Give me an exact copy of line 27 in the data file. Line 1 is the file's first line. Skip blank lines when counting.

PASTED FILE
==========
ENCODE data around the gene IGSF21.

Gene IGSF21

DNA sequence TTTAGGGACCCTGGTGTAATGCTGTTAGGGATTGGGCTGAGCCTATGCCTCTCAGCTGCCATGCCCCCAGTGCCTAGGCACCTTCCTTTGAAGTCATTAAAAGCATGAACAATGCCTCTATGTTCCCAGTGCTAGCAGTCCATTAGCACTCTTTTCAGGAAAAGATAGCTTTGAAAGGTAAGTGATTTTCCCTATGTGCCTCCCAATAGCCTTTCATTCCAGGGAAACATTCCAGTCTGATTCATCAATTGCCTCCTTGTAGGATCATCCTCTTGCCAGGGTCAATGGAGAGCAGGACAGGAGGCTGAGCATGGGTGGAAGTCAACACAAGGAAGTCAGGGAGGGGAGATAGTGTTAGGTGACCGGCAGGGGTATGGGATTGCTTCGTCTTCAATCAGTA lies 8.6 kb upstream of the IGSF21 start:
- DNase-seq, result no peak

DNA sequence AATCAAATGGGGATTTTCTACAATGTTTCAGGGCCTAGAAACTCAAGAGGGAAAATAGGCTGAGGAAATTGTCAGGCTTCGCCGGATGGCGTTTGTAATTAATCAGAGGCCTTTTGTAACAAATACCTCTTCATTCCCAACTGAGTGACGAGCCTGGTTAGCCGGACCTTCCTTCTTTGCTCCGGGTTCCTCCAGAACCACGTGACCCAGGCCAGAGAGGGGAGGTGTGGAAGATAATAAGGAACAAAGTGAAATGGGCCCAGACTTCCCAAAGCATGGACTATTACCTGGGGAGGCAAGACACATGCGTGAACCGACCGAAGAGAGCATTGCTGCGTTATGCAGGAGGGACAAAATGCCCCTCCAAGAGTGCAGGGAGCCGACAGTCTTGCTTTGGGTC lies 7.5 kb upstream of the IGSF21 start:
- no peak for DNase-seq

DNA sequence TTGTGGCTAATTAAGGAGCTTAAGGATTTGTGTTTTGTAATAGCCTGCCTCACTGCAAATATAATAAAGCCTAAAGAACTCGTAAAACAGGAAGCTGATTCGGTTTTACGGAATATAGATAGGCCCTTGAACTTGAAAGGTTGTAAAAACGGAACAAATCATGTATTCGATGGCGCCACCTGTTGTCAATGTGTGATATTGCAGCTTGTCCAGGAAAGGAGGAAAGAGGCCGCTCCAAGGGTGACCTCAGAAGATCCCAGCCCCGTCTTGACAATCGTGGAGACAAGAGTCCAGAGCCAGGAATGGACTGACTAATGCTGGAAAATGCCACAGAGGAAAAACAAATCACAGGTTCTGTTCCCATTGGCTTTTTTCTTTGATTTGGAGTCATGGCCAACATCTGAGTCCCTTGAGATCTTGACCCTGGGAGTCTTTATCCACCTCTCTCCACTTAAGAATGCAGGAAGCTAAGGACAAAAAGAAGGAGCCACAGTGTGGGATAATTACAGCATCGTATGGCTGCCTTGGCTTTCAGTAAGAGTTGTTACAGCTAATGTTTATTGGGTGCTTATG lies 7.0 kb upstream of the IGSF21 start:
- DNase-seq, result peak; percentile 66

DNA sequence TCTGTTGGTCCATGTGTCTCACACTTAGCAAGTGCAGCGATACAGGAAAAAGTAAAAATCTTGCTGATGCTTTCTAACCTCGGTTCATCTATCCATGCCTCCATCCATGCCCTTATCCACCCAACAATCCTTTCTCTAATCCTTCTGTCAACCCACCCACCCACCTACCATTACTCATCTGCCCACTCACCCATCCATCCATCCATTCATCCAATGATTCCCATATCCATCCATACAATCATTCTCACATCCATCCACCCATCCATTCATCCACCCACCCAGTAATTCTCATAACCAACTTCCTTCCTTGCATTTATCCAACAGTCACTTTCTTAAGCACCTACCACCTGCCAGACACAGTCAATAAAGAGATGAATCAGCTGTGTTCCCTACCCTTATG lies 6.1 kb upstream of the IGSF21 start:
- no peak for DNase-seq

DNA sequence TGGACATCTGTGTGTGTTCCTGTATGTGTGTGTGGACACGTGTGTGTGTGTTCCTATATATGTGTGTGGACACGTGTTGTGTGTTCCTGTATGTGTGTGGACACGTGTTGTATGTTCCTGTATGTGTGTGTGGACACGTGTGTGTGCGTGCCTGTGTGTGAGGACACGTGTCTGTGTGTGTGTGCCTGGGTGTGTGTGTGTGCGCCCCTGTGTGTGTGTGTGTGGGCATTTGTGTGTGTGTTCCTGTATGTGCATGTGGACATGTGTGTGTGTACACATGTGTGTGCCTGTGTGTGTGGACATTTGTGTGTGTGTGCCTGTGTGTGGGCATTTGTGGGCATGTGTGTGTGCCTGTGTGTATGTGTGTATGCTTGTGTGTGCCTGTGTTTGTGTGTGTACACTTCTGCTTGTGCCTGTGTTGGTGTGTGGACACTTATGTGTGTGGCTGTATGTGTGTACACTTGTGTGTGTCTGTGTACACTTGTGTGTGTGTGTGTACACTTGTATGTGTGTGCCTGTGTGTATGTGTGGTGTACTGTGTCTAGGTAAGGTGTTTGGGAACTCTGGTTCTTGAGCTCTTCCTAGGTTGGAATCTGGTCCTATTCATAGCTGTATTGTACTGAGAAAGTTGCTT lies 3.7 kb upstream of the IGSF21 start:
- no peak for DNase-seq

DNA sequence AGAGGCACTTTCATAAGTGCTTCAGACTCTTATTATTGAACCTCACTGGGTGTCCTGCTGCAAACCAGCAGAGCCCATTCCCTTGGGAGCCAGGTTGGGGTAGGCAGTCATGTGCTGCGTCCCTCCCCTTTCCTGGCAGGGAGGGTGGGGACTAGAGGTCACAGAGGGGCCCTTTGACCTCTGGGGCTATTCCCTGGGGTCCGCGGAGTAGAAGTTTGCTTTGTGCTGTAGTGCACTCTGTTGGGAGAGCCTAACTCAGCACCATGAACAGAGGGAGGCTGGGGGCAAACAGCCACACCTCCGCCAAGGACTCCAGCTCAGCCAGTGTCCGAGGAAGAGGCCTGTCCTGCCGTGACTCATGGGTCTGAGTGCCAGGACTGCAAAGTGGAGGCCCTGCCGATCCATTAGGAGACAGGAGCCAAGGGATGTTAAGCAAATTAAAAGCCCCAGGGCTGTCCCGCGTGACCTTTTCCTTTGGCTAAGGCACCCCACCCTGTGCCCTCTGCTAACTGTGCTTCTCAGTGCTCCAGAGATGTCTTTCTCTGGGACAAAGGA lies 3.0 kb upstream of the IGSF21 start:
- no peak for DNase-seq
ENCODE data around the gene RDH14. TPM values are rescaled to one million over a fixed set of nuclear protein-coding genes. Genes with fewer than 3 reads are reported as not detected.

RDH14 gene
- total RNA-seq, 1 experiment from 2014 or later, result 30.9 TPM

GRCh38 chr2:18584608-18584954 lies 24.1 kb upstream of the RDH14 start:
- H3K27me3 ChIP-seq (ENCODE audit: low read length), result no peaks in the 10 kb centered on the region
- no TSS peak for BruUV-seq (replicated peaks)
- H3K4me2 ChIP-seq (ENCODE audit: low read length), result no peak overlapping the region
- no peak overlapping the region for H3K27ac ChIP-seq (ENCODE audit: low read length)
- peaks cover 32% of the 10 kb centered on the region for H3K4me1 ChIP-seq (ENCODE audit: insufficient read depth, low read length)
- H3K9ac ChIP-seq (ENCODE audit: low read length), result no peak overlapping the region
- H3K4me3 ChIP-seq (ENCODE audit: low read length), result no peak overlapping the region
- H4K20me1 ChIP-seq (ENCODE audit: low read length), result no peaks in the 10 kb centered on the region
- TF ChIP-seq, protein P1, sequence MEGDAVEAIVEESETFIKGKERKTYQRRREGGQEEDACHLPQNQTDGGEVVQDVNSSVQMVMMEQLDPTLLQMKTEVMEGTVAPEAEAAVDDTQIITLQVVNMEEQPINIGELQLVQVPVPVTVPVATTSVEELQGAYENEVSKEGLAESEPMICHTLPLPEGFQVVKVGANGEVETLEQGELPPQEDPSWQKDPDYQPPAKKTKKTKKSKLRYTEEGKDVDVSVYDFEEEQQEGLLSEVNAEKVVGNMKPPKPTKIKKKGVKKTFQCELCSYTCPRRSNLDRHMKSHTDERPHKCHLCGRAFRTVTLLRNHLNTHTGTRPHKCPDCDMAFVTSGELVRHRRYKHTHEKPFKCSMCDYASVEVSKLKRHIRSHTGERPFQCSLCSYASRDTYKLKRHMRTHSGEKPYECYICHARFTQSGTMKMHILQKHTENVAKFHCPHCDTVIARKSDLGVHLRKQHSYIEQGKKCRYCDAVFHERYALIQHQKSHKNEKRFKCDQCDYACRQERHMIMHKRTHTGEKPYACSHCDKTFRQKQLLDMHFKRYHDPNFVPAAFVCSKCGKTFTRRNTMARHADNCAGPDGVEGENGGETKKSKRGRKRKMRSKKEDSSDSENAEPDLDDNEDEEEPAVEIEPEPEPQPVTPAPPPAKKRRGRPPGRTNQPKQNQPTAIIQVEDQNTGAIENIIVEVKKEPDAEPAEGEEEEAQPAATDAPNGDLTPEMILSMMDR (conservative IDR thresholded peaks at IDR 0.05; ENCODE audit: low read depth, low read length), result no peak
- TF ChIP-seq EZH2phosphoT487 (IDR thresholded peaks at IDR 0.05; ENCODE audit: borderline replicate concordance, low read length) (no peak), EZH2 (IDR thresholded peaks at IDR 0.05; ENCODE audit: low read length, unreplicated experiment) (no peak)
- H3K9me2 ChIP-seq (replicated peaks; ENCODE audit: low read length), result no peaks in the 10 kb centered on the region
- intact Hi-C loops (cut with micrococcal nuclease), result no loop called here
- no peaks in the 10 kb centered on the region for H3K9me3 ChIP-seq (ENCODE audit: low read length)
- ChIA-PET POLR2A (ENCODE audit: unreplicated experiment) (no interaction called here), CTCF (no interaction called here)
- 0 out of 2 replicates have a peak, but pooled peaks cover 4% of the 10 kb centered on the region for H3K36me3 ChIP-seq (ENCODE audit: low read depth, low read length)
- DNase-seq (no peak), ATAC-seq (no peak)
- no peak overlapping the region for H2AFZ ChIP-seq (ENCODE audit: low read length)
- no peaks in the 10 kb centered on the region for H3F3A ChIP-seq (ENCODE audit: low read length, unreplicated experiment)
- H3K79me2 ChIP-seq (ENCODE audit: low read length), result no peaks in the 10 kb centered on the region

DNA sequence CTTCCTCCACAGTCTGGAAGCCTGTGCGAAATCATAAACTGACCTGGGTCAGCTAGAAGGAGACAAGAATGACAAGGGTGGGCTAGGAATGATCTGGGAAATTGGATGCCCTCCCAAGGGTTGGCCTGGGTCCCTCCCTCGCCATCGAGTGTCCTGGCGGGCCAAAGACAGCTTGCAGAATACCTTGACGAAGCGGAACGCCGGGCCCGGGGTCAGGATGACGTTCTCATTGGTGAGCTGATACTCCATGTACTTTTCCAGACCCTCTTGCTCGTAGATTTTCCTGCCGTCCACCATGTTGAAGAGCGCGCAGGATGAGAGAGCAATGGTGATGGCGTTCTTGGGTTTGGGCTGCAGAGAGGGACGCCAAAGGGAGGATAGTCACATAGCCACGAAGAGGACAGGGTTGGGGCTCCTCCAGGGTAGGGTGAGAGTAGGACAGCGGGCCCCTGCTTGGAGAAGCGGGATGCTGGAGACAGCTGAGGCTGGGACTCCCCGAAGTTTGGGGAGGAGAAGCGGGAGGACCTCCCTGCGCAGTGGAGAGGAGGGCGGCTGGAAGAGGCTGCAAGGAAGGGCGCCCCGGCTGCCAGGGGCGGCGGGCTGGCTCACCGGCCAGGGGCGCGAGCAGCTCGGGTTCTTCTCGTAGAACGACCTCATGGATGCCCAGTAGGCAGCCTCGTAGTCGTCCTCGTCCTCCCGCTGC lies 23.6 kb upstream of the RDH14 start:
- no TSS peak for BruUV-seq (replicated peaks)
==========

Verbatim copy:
- TF ChIP-seq, protein P1, sequence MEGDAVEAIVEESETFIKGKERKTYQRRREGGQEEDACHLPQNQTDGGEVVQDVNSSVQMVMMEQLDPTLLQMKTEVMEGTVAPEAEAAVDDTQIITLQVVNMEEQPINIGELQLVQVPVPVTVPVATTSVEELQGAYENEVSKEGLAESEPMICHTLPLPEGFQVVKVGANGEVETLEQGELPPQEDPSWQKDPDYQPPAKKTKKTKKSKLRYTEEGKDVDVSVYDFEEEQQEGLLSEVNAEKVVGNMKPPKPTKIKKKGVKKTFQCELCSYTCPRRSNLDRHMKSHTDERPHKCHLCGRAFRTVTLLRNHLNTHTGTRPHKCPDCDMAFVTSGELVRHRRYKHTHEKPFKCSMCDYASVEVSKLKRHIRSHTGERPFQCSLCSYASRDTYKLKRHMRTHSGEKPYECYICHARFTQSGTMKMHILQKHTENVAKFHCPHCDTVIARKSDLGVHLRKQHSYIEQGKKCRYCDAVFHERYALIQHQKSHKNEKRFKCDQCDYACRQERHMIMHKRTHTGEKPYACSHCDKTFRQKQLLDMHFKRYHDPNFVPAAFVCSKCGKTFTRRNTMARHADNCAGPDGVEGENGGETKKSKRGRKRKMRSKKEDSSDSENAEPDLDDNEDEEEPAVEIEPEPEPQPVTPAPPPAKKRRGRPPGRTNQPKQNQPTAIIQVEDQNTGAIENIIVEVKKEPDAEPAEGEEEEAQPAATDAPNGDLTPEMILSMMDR (conservative IDR thresholded peaks at IDR 0.05; ENCODE audit: low read depth, low read length), result no peak